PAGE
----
A man clad in body armor and carrying "tactical weapons" was arrested Thursday after sparking mass panic at a Walmart in Missouri — less than a week after 22 people were killed in a shooting at an El Paso Walmart.
Dmitriy Andreychenko, 20, was carrying guns loaded with more than 100 rounds of ammunition, KY3 reported. He grabbed a shopping cart upon entering the store and started recording himself on a cellphone while walking the aisles.
Though shots were not fired, chaos ensued, and terrified shoppers reportedly ran out of the Walmart after the store manager pulled a fire alarm to warn them.
An off-duty firefighter detained Andreychenko at gunpoint outside the store, and police then took him into custody, authorities said.
"This was a reckless act designed to scare people, disrupt our business and it put our associates and customers at risk," a spokesperson for Walmart said in a statement, adding that the suspect is no longer welcome in stores.
"We are working with the authorities however we can and we appreciate their quick response that prevented this situation from escalating further," the retailer said.
Andreychenko was charged Friday with making a terrorist threat in the second degree, a felony, the Greene County Prosecuting Attorney's Office said.
Open carry of firearms is legal in Missouri, "unless the firearm is intentionally displayed in an angry or threatening manner," according to state law.
"Missouri protects the right of people to open carry a firearm, but that right does not allow an individual to act in a reckless and criminal manner endangering other citizens," Greene County Prosecuting Attorney Dan Patterson said in a statement.
If convicted, Andreychenko faces up to 4 years in state prison and a fine of up to $10,000.
Lt. Mike Lucas told reporters at the scene Thursday that Andreychenko's "intent obviously was to cause chaos here, and he did that."
"His intent was not to cause peace or comfort to anyone that was in the business here — in fact, he's lucky he's alive still, to be honest," Lucas said.
A woman at the scene, Julie Belew, told the Springfield News-Leader she was in her car outside the store when she saw the man's arrest.
"He did not seem surprised. He did not seem angry. He looked like he had accomplished whatever he wanted to accomplish," Belew said.
Police declined to confirm details of the incident to BuzzFeed News, saying it was "too early in the investigation to determine a motive."
According to a probable cause statement filed in court Friday, Andreychenko told police he was recording himself in case somebody tried to stop him and tell him to leave.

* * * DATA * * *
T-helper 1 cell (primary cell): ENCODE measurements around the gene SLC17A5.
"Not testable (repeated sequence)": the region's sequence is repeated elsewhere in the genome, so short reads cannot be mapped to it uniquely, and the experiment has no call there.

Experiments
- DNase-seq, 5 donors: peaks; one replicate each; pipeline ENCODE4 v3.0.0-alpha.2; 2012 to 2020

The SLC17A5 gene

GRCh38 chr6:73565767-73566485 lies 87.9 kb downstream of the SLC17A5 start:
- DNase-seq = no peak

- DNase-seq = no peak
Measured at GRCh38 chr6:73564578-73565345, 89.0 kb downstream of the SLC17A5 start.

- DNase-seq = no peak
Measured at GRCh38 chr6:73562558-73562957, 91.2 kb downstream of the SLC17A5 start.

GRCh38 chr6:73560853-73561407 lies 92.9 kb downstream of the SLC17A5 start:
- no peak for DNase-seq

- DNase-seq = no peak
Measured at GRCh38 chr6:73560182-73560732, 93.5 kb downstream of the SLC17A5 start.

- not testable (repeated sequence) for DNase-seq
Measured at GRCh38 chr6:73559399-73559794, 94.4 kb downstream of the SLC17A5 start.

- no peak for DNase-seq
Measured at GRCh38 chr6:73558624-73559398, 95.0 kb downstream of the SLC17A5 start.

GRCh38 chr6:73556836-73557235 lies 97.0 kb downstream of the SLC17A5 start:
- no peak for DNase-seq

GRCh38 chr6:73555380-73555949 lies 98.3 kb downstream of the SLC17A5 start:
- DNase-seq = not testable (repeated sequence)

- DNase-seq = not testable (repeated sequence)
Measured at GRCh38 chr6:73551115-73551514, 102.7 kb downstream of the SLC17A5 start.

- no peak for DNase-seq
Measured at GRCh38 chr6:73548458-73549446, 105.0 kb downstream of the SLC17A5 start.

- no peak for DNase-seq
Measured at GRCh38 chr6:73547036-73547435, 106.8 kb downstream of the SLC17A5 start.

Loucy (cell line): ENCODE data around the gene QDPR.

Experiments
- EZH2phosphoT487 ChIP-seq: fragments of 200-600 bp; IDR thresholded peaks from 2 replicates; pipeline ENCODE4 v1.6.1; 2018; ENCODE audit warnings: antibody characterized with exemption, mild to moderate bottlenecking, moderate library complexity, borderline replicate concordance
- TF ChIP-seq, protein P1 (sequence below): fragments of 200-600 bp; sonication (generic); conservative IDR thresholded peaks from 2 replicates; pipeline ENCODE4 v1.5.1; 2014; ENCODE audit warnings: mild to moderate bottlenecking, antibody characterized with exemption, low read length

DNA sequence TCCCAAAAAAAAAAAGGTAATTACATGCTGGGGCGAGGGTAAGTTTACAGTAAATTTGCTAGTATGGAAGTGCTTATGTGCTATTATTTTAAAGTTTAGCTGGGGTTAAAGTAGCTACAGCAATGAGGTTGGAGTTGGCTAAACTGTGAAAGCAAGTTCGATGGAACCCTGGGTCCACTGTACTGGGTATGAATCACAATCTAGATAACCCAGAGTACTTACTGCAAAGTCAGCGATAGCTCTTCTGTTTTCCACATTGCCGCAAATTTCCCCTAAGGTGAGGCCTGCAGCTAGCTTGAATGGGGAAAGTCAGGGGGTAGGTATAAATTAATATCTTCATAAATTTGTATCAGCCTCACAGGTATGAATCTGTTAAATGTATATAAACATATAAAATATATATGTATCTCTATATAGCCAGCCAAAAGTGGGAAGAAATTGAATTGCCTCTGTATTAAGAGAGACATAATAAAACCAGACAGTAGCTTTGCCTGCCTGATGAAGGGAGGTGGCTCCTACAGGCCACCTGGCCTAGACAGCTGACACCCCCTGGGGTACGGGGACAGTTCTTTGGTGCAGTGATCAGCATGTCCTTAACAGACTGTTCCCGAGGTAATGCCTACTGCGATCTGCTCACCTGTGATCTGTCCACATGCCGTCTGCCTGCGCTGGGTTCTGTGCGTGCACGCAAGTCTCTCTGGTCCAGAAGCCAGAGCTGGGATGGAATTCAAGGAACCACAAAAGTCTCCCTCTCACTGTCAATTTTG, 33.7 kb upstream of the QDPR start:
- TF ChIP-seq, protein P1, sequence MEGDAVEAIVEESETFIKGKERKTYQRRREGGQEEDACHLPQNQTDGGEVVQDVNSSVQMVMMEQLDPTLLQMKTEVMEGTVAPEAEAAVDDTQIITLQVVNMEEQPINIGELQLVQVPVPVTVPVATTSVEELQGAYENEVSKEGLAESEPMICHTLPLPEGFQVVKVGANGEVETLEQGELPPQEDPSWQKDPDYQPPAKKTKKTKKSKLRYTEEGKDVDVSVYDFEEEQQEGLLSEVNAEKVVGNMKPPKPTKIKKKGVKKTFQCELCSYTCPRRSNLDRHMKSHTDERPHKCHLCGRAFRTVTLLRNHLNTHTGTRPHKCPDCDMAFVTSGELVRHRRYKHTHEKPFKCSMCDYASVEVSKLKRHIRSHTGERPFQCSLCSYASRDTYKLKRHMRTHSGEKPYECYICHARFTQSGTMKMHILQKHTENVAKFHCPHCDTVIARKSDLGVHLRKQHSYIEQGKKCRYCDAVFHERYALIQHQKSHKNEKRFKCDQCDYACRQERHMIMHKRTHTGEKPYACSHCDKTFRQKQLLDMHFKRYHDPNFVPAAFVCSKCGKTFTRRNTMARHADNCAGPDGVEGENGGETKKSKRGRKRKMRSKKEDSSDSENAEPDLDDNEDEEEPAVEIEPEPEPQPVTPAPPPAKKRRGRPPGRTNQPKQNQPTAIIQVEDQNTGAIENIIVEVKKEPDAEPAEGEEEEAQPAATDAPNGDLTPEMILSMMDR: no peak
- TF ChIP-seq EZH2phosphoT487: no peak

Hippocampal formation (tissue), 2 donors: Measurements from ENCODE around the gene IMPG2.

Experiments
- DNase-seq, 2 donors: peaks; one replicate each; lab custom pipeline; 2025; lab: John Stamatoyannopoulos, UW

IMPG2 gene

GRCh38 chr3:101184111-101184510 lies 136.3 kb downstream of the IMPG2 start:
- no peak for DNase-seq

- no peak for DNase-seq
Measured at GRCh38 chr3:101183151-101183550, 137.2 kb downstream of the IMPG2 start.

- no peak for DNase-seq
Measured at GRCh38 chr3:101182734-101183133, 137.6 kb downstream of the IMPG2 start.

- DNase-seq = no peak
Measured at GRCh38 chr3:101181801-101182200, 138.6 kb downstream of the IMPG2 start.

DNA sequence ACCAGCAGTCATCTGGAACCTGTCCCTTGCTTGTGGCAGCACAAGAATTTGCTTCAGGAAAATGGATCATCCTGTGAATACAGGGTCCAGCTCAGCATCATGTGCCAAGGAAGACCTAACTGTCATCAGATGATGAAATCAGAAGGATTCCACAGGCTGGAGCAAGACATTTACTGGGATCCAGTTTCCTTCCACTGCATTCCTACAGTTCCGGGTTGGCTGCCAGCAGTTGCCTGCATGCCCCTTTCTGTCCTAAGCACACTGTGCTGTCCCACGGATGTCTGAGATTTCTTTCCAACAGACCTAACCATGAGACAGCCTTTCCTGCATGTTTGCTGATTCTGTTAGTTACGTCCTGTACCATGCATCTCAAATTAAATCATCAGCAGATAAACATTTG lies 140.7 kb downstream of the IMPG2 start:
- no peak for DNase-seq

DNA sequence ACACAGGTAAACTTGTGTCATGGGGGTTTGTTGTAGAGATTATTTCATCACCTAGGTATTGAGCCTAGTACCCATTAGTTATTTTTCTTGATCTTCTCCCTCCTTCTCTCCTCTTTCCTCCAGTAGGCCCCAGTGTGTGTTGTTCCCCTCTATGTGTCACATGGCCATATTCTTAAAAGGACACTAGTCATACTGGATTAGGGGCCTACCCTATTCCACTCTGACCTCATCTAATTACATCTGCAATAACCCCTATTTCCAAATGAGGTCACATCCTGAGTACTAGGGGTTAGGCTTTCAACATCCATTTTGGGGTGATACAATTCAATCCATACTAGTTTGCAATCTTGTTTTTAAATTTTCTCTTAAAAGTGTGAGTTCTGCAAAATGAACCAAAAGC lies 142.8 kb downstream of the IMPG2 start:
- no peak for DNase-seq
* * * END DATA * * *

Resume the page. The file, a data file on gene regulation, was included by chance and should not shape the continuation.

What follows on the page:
"I wanted to know if that Walmart honored the 2nd Amendment," Andreychenko said, according to the documents.
He told police he had intended to buy grocery bags and didn't think people would react the way that they did.
"This is Missouri, I understand if we were somewhere else like New York or California, people would freak out," he said.
Andreychenko is vehemently pro-gun, according to his social media pages.
Widely circulated screenshots of a Facebook post reportedly made by Andreychenko railed against Walmart for raising the age limit for buying a gun from 18 to 21 in February. BuzzFeed News was not able to independently verify the post was written by the suspect, as his Facebook page was made private by Friday.
"It's official. I hate Walmart. Apparently they won't sell Rifle and shotgun ammo if your under 21," the alleged post said. "'New policy' However I can walk into the store with a loaded .40 and nobody says anything. What a joke."
His public profile indicates he followed several right-wing Facebook pages that posted hordes of pro-gun memes, as well as pro-Trump, anti-immigrant, anti-Muslim, and anti-trans memes.
His Instagram bio — which declares "Love my guns" — also includes the ancient Greek phrase "ΜΟΛΩΝ ΛΑΒΕ," meaning "come and take them," which is a popular motto in the pro-gun community.
The incident comes less than a week after the mass shooting at a Walmart in El Paso, where 22 people were killed in a white supremacist terrorist attack. Less than two weeks ago, two people were killed at another shooting in a Mississippi Walmart by a disgruntled ex-employee.
Also in recent weeks, nine people were killed by a mass shooter in Dayton, Ohio, and three were killed at a garlic festival in California.
According to court documents, Andreychenko mentioned the recent shootings to officers. His wife confirmed to police Andreychenko's desire to see if the store would respect his 2nd Amendment rights.
"She told him it was not a smart idea," Springfield police Officer Oliver Hoedel wrote in the probable cause statement. "She said he was just an immature boy."
Julie Belew spoke to the Springfield News-Leader. An earlier version of this story said she spoke with USA Today.